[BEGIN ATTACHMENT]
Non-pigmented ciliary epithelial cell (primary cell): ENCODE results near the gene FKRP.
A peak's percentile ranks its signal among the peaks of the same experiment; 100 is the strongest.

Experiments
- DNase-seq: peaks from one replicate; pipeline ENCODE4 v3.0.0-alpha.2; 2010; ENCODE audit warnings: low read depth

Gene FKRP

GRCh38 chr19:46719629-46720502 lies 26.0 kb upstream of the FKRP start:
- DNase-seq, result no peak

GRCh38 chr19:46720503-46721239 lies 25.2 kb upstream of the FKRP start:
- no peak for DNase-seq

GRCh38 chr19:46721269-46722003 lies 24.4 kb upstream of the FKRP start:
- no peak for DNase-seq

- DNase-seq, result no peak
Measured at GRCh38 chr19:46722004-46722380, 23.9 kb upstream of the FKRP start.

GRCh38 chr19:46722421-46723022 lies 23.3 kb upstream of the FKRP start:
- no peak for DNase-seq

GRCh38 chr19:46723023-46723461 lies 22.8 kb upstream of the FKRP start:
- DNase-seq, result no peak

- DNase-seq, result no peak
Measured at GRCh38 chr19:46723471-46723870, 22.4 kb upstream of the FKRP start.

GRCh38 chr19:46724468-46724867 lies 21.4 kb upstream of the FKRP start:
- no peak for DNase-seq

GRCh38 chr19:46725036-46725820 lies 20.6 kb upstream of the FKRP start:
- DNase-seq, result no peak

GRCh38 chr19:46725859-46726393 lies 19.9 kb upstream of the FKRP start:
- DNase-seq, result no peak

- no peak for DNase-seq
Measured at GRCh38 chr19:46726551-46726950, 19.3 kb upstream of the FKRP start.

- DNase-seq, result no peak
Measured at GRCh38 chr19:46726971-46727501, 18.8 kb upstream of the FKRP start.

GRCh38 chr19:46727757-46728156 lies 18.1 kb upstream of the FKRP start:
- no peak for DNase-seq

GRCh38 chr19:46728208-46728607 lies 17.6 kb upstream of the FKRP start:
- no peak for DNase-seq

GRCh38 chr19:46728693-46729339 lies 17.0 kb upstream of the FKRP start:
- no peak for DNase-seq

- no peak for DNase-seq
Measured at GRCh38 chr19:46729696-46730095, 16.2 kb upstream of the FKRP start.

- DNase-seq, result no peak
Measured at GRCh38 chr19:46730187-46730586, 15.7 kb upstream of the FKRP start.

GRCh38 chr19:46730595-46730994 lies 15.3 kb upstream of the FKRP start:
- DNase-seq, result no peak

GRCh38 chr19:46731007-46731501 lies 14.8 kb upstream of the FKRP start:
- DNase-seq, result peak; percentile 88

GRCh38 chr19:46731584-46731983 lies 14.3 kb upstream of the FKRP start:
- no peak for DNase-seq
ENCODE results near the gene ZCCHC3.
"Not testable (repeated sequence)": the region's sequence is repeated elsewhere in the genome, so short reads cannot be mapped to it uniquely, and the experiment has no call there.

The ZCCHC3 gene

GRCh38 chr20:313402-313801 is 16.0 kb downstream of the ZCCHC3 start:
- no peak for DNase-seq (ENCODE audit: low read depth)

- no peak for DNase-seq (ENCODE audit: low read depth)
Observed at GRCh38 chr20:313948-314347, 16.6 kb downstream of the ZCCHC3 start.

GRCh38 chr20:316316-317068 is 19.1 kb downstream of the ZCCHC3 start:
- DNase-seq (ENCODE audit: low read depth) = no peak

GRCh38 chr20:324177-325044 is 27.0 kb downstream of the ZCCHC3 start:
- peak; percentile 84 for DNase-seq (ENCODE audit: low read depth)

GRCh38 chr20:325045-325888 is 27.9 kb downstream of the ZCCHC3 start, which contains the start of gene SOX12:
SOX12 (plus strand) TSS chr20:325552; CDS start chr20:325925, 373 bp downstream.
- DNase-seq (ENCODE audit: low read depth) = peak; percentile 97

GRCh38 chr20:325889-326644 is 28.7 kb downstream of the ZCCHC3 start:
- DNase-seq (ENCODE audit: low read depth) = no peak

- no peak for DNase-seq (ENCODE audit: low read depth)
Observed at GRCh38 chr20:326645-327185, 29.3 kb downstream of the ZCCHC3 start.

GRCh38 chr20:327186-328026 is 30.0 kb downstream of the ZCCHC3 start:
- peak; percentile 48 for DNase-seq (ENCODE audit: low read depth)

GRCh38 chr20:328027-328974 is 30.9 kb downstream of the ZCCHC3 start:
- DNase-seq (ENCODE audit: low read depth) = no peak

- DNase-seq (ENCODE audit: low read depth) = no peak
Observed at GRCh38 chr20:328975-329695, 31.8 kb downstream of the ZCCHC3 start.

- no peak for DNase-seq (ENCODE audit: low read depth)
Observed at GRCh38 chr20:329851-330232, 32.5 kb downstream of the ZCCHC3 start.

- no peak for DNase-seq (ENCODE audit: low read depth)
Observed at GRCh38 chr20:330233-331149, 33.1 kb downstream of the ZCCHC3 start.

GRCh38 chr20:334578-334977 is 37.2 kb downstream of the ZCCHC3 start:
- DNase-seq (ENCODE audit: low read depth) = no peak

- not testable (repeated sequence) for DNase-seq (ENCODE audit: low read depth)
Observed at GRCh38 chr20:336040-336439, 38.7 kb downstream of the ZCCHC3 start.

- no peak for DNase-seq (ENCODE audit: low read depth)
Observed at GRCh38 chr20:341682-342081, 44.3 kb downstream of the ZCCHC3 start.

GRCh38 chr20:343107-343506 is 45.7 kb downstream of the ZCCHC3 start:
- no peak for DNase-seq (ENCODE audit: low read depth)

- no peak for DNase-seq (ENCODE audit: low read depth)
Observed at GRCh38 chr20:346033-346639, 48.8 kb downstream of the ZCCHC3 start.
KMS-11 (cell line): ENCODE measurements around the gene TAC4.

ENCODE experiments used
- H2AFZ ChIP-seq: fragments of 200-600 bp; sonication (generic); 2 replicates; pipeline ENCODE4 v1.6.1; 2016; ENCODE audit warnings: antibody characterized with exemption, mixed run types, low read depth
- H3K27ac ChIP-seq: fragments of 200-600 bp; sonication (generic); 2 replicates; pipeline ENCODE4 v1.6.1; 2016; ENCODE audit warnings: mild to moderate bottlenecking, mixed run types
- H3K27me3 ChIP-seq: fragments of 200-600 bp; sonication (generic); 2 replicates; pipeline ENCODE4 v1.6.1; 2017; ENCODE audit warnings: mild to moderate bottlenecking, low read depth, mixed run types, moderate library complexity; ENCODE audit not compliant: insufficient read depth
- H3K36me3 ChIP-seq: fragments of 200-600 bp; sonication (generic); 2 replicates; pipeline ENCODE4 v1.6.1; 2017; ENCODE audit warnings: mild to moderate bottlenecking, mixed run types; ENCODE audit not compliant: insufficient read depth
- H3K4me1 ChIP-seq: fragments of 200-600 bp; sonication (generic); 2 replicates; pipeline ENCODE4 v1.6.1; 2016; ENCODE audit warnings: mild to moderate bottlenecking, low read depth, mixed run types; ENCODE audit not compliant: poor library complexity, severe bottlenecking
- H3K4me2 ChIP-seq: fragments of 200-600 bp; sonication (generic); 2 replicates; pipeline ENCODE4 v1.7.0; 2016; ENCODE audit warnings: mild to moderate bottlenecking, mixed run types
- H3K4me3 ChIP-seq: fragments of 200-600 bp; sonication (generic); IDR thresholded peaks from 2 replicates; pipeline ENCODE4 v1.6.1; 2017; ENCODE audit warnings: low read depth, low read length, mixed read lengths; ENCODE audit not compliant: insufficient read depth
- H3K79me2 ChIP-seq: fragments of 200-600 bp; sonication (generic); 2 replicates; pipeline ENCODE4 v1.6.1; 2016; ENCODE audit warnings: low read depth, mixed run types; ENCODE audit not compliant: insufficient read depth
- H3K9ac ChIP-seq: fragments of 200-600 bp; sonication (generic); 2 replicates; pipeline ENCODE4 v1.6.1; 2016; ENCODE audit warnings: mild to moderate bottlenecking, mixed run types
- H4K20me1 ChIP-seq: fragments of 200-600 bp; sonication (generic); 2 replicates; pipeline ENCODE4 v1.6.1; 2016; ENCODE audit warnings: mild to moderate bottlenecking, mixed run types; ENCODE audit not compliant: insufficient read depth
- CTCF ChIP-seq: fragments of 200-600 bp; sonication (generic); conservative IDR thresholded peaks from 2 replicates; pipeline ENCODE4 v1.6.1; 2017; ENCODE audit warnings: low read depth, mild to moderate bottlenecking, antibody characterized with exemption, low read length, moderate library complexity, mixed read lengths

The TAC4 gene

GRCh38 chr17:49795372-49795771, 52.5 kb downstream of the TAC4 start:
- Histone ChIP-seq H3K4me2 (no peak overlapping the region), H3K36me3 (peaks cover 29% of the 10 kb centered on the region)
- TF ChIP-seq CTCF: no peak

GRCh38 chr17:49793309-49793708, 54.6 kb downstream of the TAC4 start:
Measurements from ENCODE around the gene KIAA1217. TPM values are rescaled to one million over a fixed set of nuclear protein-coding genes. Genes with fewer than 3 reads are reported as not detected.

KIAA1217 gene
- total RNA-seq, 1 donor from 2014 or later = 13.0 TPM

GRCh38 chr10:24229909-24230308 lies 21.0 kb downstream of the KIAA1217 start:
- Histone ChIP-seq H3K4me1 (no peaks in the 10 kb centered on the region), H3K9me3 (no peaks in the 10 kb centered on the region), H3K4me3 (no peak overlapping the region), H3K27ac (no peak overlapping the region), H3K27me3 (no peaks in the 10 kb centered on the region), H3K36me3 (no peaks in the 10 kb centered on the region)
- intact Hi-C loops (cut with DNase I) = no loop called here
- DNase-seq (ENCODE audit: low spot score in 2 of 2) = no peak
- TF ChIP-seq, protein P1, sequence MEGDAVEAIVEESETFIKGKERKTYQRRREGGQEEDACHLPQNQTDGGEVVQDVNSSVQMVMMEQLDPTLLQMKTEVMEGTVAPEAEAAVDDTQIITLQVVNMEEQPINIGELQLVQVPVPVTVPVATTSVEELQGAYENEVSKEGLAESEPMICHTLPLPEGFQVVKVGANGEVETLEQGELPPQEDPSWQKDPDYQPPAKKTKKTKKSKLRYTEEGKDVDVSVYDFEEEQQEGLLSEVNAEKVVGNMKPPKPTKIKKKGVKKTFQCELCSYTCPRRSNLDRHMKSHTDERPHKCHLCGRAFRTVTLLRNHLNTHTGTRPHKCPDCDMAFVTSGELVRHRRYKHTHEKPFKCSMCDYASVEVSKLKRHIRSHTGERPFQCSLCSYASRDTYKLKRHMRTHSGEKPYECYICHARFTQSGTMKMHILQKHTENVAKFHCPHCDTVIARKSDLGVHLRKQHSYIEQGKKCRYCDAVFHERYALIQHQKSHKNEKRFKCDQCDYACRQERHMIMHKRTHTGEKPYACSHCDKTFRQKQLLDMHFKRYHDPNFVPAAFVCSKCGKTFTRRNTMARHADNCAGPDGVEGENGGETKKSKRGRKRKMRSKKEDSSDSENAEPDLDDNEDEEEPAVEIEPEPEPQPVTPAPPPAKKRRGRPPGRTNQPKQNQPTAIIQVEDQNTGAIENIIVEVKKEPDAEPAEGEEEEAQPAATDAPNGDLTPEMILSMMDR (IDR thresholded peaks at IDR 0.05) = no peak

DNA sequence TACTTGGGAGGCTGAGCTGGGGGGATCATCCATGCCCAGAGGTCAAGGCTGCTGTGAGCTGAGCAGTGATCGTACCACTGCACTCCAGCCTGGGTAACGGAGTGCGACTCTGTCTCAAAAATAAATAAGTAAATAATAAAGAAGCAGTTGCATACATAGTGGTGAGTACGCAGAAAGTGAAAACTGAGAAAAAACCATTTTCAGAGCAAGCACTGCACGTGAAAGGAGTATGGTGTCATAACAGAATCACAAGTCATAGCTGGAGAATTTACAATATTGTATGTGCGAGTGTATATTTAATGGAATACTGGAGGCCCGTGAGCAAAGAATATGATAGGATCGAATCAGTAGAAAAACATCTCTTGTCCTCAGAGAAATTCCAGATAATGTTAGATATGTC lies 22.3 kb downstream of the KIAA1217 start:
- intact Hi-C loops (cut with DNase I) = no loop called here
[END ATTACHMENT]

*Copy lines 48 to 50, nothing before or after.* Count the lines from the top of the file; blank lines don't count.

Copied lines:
The ZCCHC3 gene

GRCh38 chr20:313402-313801 is 16.0 kb downstream of the ZCCHC3 start:
- no peak for DNase-seq (ENCODE audit: low read depth)